The Rambam Medical Centre in the northern Israeli city of Haifa is the world’s first underground fortified emergency hospital.
Built to withstand missiles and rockets in the event of an attack, it can fit up to 2,000 beds. In peace time, however, the underground facility solves a much more mundane urban problem, providing 1,500 much-needed parking spaces.
A drill was carried out in March to practise for disaster situations.
“Obviously to put an underground hospital or something like this, it’s a waste of area and lots of resources, so it was decided to build something that was also very needed in a hospital, a parking lot, a versatile parking lot that in case of emergency transforms into the biggest underground hospital in the world,” explained Michael Halberthal, deputy director of the Rambam Health Care Campus.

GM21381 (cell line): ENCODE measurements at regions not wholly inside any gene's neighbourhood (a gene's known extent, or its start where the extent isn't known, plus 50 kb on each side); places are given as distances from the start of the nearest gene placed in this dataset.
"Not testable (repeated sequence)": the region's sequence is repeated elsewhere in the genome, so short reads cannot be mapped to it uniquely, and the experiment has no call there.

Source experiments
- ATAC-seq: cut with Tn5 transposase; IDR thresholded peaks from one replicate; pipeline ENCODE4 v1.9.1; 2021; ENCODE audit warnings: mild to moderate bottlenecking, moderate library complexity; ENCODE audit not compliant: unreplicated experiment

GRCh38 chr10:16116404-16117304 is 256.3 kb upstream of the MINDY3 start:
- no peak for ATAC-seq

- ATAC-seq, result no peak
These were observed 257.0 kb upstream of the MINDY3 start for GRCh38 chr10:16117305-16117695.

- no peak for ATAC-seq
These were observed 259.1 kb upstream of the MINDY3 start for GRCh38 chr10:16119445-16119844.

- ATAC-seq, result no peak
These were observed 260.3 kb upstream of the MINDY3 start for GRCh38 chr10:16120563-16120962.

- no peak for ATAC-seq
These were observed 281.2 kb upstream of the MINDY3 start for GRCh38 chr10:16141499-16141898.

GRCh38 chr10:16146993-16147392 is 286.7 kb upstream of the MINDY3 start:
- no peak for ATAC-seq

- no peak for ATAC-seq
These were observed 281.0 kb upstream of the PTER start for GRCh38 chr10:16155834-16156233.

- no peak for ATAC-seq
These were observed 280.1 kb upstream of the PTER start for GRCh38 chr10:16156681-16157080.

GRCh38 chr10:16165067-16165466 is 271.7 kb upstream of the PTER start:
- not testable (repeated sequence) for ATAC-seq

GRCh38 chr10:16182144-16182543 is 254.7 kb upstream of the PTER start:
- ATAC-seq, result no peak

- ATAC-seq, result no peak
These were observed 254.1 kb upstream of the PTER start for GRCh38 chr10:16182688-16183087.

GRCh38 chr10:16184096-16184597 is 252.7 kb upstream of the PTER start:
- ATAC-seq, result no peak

Hospital officials say they need 72 hours to turn the car park into a fully-operational medical facility, which would include all the wards of a regular hospital.
Impromptu operating theatres and mock injured patients were also part of the drill.
“It’s very important to have a place like this because people can receive treatment without fear of bombardments or coming under fire. If they receive treatment in a place that is secure, it makes people feel that they’re in good hands,” said Hospital Military Unit Commander, Amal Maadi.
The construction of the facility presented major technical challenges. Built to withstand biological and chemical attacks, parts of it are located so deep underground beneath the water table that millions of litres had to be pumped out.
The parking lot is set to open in May.